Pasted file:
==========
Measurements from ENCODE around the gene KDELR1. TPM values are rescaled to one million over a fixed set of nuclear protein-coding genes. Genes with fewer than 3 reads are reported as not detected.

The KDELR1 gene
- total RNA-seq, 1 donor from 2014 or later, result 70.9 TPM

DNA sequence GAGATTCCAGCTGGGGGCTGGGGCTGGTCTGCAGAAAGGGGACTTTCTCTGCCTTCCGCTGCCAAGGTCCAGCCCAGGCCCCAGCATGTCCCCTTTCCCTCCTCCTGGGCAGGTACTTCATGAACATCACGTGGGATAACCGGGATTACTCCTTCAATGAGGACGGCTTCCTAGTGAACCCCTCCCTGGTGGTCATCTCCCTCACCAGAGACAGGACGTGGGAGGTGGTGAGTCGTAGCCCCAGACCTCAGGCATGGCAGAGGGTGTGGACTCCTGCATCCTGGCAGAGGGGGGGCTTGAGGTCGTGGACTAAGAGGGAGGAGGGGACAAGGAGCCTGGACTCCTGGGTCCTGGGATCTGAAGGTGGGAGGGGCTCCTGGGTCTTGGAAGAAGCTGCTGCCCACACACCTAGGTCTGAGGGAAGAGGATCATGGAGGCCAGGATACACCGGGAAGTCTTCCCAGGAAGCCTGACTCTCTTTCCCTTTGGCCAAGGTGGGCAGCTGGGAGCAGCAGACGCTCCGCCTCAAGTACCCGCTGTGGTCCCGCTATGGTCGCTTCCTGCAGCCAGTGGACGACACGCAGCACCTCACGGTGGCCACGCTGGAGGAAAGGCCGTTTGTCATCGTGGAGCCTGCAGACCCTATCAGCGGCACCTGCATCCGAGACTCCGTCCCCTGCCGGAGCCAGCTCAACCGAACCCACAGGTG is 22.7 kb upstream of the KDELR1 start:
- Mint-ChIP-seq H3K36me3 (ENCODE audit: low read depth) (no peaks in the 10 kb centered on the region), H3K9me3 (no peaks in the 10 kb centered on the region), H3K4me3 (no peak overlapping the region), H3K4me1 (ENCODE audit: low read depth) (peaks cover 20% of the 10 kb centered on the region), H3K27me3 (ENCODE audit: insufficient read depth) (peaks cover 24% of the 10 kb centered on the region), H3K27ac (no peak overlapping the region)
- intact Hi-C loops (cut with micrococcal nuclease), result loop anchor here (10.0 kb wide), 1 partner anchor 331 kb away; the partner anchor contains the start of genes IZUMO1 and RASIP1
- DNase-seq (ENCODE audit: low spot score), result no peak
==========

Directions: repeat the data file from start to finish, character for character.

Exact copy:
Measurements from ENCODE around the gene KDELR1. TPM values are rescaled to one million over a fixed set of nuclear protein-coding genes. Genes with fewer than 3 reads are reported as not detected.

The KDELR1 gene
- total RNA-seq, 1 donor from 2014 or later, result 70.9 TPM

DNA sequence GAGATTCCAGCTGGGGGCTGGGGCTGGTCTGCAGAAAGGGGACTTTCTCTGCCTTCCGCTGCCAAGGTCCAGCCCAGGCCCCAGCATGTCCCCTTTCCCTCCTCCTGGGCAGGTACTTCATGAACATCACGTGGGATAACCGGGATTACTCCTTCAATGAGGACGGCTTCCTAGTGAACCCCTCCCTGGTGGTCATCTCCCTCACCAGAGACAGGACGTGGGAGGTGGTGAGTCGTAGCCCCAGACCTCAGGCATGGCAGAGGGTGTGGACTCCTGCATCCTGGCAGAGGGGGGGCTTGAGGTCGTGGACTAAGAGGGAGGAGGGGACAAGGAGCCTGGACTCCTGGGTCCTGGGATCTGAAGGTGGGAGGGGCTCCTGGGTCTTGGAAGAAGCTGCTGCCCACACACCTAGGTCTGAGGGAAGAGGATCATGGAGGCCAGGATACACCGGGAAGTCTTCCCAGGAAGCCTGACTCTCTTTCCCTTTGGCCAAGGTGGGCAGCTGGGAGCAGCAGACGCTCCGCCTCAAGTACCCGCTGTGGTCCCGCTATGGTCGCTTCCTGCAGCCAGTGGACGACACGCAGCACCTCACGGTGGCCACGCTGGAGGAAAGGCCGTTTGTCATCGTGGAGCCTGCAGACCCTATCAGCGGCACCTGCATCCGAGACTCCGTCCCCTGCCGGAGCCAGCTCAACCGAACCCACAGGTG is 22.7 kb upstream of the KDELR1 start:
- Mint-ChIP-seq H3K36me3 (ENCODE audit: low read depth) (no peaks in the 10 kb centered on the region), H3K9me3 (no peaks in the 10 kb centered on the region), H3K4me3 (no peak overlapping the region), H3K4me1 (ENCODE audit: low read depth) (peaks cover 20% of the 10 kb centered on the region), H3K27me3 (ENCODE audit: insufficient read depth) (peaks cover 24% of the 10 kb centered on the region), H3K27ac (no peak overlapping the region)
- intact Hi-C loops (cut with micrococcal nuclease), result loop anchor here (10.0 kb wide), 1 partner anchor 331 kb away; the partner anchor contains the start of genes IZUMO1 and RASIP1
- DNase-seq (ENCODE audit: low spot score), result no peak